The Biden administration is looking to potentially open the Gulf of Mexico to offshore wind and other renewable energy development, it announced on Tuesday.
The Interior Department said it will examine potential opportunities for development at the Gulf’s outer continental shelf and will allow for public comment to assess interest and gain information.
A spokesman for Interior's Bureau of Ocean Energy Management, John Filostrat, told The Hill in an email that this is the first time the agency is gauging interest for renewable energy in the Gulf.
Interior Secretary Deb HaalandDeb HaalandOvernight Energy & Environment — Lummis holds up Biden EPA picks Overnight Energy & Environment — Biden officials announce clean energy plans Biden administration announces actions bolstering clean energy MORE said in a statement that the assessment is “an important first step to see what role the Gulf may play in this exciting frontier.”
Later this week, the administration will publish a request for information for potential development off the coasts of Louisiana, Texas, Mississippi and Alabama. Interior’s statement said the request will focus primarily on wind energy but also will seek information on other renewable energy technologies.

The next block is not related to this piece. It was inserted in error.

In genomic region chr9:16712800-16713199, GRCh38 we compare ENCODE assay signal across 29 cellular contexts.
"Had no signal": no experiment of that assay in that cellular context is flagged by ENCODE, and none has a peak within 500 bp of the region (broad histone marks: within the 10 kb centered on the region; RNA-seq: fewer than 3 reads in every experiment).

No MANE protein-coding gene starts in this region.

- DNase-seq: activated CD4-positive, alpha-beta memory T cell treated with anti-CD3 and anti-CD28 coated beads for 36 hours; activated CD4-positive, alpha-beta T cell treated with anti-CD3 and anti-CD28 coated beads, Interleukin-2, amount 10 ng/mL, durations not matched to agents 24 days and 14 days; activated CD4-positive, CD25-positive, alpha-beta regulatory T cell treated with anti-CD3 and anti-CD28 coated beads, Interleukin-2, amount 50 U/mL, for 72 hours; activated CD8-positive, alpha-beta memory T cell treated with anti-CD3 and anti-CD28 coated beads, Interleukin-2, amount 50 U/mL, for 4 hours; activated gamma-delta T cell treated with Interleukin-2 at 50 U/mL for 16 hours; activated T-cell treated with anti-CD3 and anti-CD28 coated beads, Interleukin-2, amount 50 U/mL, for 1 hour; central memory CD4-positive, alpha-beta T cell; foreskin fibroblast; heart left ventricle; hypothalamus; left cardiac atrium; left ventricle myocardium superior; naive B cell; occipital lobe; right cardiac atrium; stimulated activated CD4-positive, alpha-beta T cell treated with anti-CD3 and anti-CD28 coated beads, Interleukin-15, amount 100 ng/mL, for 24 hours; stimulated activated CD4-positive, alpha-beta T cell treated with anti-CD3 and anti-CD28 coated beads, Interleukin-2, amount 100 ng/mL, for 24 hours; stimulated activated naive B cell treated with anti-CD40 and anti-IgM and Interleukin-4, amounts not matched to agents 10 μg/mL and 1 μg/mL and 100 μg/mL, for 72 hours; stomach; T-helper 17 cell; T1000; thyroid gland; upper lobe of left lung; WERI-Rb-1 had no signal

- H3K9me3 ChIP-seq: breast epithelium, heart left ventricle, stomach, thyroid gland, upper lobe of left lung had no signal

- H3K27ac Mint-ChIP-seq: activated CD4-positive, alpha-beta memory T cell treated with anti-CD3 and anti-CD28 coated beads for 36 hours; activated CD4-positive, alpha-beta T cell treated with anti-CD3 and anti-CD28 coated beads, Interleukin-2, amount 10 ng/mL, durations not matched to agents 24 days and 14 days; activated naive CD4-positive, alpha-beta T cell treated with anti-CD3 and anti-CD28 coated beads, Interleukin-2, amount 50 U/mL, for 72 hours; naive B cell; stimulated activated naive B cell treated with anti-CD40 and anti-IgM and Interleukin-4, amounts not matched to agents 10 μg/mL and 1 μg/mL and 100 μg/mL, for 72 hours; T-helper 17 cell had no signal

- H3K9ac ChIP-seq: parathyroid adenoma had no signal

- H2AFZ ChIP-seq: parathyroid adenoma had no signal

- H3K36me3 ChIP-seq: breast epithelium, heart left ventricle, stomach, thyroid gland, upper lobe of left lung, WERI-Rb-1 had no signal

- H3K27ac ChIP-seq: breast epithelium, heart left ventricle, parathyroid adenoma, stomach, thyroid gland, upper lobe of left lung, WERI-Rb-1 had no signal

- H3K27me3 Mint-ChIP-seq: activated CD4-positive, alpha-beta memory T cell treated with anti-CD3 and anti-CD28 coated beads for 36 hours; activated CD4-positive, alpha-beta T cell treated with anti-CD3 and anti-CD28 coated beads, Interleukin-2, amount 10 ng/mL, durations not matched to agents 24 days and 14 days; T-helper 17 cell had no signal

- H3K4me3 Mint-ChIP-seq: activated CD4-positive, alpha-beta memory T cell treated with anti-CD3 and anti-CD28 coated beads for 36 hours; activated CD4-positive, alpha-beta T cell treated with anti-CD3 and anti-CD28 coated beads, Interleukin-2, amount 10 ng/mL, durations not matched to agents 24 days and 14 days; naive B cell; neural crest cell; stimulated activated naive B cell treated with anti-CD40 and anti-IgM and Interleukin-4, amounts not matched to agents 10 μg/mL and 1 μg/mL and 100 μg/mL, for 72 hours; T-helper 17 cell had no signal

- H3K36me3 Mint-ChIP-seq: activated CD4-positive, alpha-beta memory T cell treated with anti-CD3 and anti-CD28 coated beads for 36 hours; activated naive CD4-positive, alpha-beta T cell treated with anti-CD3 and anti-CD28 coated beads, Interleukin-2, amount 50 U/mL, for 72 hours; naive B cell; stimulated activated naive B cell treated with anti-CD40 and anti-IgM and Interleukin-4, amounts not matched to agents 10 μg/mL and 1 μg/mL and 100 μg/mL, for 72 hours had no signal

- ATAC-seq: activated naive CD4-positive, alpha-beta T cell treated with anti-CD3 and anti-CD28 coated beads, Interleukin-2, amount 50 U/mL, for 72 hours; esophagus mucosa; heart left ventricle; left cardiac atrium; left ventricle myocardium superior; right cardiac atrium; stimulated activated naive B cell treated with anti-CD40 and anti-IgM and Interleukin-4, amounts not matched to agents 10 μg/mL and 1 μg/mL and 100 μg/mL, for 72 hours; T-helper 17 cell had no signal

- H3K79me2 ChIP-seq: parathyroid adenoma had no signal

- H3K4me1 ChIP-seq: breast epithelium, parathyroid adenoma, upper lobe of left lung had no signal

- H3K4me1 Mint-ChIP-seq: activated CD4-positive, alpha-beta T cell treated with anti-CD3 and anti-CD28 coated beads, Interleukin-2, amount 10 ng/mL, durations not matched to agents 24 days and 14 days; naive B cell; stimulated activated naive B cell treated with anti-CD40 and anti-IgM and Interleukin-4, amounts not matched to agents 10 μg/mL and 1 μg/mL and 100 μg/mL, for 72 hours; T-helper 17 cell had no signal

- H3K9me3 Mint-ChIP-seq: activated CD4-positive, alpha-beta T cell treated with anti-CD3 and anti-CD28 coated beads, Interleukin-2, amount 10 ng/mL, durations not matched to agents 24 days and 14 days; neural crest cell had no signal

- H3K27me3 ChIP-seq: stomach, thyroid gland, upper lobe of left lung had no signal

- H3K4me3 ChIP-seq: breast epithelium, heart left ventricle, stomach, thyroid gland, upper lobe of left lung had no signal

The announcement comes as the Biden administration seeks to reach the capacity to generate 30 gigawatts of offshore wind by 2030, a quantity it says is enough to power more than 10 million homes.
The push to bolster offshore wind comes as 35 gigawatts of capacity are already in process as part of the “offshore wind pipeline,” though the country has only two offshore wind farms that are currently operational. Other potential wind farms are in earlier stages, including planning and permitting.
Currently, offshore wind is being produced only on the East Coast, but the federal government has made moves to bring it West, including a recent agreement with California seeking to sell wind energy leases off its coast by the middle of next year.